Tuesday, 1 June 2010

Queen Of Stones - Emma Tennant

This novel chronicles the ill-fated events that occur when a party of girls on a sponsored walk become separated from the world by a heavy fog. Set in Dorset, we follow the young girls as they wander ending, by a circuitous route, on the Isle of Portland. Cut off from ‘civilising’ norms, the girls quickly enter a dreamtime state in which they must provide all the explanations for events from their own limited pool of experience. The result is a potent mix of fairy tale, half understood (if keenly felt) observations of the adult world, and all the bits of knowledge that have yet to find a framework from which to hang.

All the normal tensions between the girls become exaggerated and all their obsessions become heightened. Alliances form and reform at great speed. The thin veneer of respectable behaviour is quickly stripped away. If this feels familiar, it is clear from the parallels in the book that Tennant is visiting old ground, but with a fresh eye. Applying a Carteresque sensibility to the question posed by Golding, we see young children becoming adults without the wherewithal to cope - physically or emotionally.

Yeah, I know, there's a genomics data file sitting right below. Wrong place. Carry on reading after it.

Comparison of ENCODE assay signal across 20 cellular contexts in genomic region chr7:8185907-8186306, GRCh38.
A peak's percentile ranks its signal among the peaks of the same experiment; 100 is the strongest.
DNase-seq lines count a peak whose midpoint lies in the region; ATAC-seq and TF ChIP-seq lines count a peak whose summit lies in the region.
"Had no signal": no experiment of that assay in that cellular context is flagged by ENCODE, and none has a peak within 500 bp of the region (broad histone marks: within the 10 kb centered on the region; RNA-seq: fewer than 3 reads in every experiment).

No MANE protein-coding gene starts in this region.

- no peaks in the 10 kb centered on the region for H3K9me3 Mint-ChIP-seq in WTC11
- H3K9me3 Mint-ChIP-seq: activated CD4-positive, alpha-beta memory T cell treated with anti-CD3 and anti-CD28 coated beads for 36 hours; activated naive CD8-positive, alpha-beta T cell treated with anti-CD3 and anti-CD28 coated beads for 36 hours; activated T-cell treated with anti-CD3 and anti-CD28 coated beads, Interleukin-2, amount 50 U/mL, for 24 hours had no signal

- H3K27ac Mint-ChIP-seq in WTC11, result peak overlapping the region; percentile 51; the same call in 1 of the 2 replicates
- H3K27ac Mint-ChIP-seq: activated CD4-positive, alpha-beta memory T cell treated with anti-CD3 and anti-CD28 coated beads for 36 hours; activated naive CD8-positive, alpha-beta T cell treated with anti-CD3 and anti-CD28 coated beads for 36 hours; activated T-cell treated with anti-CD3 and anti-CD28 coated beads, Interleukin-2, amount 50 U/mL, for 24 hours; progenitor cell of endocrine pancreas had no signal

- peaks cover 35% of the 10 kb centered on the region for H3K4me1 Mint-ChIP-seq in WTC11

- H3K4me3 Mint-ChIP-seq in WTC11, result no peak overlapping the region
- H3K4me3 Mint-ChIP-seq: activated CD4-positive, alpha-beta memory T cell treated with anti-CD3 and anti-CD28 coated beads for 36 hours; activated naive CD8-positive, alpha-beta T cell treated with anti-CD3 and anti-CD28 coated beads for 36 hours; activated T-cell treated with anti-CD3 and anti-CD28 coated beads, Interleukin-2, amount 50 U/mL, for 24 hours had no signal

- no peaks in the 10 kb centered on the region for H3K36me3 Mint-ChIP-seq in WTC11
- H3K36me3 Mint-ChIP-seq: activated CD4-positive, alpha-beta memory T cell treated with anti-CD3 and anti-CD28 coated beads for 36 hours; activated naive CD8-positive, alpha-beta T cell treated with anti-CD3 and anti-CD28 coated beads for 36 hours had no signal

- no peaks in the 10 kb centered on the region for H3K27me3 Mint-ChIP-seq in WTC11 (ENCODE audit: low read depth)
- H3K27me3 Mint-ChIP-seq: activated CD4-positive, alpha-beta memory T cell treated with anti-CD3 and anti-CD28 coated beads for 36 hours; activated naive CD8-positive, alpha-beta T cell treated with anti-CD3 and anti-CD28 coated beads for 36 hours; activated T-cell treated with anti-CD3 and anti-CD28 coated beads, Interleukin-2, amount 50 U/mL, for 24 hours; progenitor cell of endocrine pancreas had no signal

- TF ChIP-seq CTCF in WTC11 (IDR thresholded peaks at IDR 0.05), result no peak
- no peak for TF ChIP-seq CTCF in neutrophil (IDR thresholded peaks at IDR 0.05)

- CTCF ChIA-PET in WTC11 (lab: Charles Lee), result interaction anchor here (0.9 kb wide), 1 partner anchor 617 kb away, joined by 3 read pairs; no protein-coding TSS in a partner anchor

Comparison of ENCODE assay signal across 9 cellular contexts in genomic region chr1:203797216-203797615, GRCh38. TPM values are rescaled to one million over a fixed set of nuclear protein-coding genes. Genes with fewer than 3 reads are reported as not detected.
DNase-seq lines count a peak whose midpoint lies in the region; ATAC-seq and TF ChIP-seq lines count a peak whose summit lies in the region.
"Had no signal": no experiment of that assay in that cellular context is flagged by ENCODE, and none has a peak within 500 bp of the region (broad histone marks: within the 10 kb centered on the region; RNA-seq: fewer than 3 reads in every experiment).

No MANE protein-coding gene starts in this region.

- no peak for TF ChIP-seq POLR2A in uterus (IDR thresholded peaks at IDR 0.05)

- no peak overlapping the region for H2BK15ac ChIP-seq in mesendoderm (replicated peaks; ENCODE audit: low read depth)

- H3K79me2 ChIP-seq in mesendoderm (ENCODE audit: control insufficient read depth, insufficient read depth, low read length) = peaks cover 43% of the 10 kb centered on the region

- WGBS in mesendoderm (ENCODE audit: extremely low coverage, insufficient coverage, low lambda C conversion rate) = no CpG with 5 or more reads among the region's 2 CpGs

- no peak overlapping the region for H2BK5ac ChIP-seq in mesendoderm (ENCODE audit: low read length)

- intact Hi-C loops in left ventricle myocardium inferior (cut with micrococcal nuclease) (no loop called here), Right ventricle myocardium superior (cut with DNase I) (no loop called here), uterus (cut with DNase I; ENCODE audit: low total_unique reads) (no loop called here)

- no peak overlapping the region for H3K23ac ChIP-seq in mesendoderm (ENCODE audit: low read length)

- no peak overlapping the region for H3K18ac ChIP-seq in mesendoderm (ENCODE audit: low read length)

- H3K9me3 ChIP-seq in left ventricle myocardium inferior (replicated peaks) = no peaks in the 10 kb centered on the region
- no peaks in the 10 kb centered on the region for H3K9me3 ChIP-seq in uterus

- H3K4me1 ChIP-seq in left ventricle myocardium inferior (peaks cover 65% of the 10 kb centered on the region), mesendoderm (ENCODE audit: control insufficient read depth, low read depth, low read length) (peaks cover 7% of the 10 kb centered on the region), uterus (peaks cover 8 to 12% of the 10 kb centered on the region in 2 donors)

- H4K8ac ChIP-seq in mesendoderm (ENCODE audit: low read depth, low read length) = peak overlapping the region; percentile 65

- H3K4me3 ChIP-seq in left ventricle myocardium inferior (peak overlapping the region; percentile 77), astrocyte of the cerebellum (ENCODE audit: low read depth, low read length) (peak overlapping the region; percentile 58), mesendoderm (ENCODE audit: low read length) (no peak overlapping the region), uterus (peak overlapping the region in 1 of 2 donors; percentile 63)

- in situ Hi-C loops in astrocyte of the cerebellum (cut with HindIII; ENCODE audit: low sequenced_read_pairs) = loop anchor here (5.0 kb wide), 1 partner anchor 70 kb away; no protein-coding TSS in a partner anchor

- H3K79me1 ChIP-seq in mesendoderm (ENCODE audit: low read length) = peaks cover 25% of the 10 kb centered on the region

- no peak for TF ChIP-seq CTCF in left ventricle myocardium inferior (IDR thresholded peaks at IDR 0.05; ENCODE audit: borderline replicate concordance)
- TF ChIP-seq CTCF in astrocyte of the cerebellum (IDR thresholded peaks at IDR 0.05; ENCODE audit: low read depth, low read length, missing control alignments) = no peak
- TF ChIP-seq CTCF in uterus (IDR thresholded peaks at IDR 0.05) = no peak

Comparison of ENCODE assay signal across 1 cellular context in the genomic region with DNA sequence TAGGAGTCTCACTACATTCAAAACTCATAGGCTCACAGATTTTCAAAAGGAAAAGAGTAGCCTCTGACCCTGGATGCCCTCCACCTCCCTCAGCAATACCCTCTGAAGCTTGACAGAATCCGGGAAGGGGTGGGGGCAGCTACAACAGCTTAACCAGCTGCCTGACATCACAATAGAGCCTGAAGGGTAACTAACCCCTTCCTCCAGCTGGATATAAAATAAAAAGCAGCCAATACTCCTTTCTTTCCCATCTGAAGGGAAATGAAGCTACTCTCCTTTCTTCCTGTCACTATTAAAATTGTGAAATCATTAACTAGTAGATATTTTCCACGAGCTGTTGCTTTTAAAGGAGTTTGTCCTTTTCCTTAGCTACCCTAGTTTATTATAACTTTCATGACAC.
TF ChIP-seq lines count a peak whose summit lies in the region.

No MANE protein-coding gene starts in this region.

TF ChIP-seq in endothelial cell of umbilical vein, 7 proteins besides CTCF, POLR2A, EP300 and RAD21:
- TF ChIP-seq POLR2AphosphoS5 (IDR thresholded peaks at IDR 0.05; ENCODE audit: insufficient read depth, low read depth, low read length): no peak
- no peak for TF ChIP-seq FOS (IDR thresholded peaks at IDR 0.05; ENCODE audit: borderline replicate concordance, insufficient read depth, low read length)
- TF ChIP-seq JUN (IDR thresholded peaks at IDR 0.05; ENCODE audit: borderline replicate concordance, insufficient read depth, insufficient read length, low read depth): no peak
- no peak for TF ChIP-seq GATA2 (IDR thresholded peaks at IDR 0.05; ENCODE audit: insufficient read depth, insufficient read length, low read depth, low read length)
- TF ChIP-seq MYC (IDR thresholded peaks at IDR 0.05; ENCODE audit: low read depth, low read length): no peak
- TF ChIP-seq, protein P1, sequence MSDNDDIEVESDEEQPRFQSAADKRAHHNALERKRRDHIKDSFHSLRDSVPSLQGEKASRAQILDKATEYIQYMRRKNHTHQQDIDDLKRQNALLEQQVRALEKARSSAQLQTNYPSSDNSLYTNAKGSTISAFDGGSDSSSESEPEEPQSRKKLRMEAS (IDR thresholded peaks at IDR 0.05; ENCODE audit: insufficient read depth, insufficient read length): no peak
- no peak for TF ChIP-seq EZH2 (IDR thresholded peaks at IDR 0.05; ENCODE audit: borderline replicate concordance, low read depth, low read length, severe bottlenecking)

The episodes of what happened are interspersed in the novel with commentary by several adults. One is the author. Another is a doctor who has made a poor and outdated psychological assessment of one of the girls. These calm, reasoned voices contrast with the dreamy, chaotic, emotional journey of the children. They are dull and flawed; just as flawed (if not more so) than the elemental girls.

A sense of magic, of dream, and of raw emotional power, imbues this work. It throws out many more questions than it answers and remains the better for it. Any attempt to explain what happened (beyond that of the clearly flawed adult observers in the book) would have drained the work of any power. Readers of the book are treated as intelligent. The language, as ever with Tennant, is sharp and sparse, glimpses of events as the fog shifts, vignettes lit but sudden sunshine and just as quickly hidden.

I am not familiar with Tennant’s later work (something I intend to rectify), but revisiting her earlier work is enlightening. Based on those early works alone, she is for me one of the great writers in English, head and shoulders above the all the usual (male) names that get trotted out and laved with adulation.